Anyone who has read any of my books on the origins of place names will know I like to include pub name definitions. On the face of it the Duke of York is an unremarkable pub name and yet it very soon became apparent his life story had little in common with the rhyme.
The Duke of York is the title held by the second son of the reigning monarch. Created in 1385, the gentleman in question was Frederick Augustus, son of George III. Being a leading Georgian he could doubtless be referred to as 'Grand' but he was by no means 'Old' as the rhyme suggests. This refers to the English action in Flanders at the end of the eighteenth century. At the time the man leading the English forces was just 31 years of age, by no means old. All the marching up and down hill is also quite fictional, for there are no hills in this part of the world. Finally we hear of his 10,000 men, when Frederick Augustus was in charge of at least three times that number.
I wondered how many other rhymes were based on false information. I started on fairly safe ground for everyone knows Ring a Ring a Roses is about the plague, but found no suggestion of such is seen before 1951, the symptoms would never be recognised as those of someone with the plague, and the falling down seems to have been more of a curtsey or bow. Few facts in those lines either.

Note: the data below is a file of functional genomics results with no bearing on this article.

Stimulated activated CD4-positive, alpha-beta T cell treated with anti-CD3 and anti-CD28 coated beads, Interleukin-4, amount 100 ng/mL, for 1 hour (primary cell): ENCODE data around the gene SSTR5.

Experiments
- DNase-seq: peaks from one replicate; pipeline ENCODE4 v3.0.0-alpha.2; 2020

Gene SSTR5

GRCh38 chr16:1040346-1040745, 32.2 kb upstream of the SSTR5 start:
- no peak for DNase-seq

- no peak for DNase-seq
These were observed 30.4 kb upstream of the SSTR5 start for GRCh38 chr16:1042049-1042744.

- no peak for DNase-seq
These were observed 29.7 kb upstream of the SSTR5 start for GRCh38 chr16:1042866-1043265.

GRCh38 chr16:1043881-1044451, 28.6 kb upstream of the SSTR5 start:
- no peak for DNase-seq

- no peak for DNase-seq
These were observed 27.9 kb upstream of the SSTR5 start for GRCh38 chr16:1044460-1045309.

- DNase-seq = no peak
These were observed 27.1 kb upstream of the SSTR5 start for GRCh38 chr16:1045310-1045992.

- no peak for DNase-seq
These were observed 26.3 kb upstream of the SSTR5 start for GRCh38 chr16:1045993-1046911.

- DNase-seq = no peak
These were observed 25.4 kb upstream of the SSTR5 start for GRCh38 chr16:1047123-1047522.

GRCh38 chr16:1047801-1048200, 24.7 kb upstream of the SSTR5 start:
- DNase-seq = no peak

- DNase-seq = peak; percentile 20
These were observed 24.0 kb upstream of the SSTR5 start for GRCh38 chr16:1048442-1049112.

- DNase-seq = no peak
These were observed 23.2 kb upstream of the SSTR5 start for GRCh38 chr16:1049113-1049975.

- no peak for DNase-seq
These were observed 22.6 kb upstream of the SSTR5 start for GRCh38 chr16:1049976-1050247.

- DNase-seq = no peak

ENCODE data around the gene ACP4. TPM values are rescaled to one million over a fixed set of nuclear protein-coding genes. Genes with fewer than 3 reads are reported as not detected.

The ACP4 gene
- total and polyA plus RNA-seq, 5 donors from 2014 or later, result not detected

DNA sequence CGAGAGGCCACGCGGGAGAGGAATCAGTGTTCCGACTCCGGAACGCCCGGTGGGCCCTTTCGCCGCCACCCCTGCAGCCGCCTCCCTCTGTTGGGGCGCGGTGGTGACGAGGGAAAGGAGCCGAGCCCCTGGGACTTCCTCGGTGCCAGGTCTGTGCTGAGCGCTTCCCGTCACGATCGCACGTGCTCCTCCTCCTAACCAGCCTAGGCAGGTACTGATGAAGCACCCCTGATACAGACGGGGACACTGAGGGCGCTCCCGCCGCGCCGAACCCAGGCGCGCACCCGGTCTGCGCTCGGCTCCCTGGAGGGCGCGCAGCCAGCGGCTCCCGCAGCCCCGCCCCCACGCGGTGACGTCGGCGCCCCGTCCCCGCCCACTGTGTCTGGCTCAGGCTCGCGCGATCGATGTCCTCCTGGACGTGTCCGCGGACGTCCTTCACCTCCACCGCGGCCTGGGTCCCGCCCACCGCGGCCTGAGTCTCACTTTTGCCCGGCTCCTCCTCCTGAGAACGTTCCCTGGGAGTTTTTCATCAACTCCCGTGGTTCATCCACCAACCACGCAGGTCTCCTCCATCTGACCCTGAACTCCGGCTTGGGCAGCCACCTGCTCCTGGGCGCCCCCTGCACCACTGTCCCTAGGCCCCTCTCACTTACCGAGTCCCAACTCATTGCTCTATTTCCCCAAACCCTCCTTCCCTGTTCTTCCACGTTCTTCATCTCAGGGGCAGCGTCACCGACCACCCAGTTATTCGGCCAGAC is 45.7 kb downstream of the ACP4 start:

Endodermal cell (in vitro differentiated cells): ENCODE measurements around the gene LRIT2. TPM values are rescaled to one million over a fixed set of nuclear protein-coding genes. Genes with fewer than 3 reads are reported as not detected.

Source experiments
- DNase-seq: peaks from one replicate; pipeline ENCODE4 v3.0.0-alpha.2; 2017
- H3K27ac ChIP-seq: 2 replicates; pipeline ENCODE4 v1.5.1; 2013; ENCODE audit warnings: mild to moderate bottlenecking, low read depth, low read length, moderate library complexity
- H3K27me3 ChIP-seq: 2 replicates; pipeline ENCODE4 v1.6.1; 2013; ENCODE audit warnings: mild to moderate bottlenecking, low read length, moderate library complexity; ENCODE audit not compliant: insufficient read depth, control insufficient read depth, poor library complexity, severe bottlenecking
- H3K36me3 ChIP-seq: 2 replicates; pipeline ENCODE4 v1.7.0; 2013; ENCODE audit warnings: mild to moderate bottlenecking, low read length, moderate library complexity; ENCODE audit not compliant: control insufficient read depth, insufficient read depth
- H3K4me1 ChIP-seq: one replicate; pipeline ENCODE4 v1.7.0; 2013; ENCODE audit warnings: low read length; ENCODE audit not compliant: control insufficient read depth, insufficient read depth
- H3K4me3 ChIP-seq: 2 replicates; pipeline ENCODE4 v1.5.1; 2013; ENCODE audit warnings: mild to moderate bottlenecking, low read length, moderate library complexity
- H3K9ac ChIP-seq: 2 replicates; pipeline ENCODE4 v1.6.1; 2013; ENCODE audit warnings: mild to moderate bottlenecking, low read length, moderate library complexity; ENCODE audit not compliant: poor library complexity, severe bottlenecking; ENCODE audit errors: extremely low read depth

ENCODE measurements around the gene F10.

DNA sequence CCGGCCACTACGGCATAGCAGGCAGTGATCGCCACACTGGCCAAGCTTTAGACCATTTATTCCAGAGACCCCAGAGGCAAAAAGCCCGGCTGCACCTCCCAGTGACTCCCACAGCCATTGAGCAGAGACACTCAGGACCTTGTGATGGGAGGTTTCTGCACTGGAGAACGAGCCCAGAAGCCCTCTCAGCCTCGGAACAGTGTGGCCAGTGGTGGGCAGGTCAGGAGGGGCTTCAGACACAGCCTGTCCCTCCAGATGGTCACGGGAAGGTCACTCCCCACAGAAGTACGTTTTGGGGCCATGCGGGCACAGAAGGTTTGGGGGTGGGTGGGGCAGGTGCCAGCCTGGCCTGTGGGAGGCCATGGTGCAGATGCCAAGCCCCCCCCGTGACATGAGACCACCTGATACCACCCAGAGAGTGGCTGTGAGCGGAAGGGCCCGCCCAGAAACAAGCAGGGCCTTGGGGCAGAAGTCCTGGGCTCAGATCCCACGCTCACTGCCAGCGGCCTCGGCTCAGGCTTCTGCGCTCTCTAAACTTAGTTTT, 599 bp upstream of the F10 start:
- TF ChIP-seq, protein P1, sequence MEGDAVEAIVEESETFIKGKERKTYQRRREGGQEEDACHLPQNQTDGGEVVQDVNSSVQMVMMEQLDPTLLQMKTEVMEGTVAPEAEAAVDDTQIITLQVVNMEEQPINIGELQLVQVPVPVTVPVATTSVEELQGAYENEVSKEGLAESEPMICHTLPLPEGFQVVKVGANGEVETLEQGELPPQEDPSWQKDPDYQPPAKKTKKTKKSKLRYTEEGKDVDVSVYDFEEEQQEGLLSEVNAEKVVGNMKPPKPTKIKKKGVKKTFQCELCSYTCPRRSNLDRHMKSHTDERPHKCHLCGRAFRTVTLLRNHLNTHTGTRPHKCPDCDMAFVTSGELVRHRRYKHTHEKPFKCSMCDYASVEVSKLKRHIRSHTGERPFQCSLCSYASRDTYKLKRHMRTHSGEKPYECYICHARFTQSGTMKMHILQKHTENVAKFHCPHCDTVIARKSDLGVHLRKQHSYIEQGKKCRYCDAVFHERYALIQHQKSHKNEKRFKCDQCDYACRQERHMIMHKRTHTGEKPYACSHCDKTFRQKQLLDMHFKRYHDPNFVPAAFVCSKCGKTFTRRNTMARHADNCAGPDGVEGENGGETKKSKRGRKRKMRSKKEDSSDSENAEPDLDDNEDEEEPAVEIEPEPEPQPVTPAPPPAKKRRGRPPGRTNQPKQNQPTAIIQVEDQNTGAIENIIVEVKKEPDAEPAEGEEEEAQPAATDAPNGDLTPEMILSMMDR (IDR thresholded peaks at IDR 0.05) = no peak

Mary, Mary, Quite Contrary is given as referring to either Mary I (Bloody Mary) or Mary, Queen of Scots, with supposed confirmation in the shape of the 'silver bells and cockleshells' said to be representative of Catholicism. Yet again there is a problem with the dates. Both Marys are sixteenth century figures while the rhyme is unknown before the eighteenth.
Cock Robin has no connection with any birds - certainly not a robin nor a sparrow. Some point to this being the pagan god Balder in Norse mythology. Others suggest William Rufus, the second Norman king of England who was named for his red hair and was indeed killed by an arrow in the New Forest. It was inevitable a connection would be made to Robin Hood, however with little evidence to show the outlaw existed this seems as unlikely as the fall of the government of Robert Walpole, the only evidence that Robin is a diminutive of Robert. Again, with the exception of Walpole, these explanations are far too early to be taken seriously.
Doctor Foster refers to Edward I? Unlikely when the rhyme is unrecorded before 1844, Edward I died in 1307. Goosey Goosey Gander is a comment on Henry VIII's break from Rome? Not really as some 250 years separate the beginnings of the Church of England and the first appearance in print. How about Humpty Dumpty being acannon used in the English Civil War? No, this story can be dated to 1956.
Jack and Jill are Louis VXI of France and Marie Antoinette. Yes? No, this verse predates the French Revolution. Rock-a-Bye Baby has been said to represent many things include the Egyptian god Horus and childcare the Native American way! London Bridge is Falling Down reminds us of children buried under the foundations? Maybe this is the gruesome truth, yet the rhyme is common to any cultures and periods. Little Boy Blue being based on Cardinal Thomas Wolsey is, at best, speculative. Little Jack Horner has been linked to Thomas Horner who made significant financial gains through the Dissolution of the Monasteries, however the story and rhyme certainly predate this period of English history.
It comes as no surprise to find many generations have misled their progeny. Whilst we may be blissfully unaware of the falsehoods in rhyme, none can deny the annual deception of the tale of the Easter Bunny, the Tooth Fairy or Father Christmas.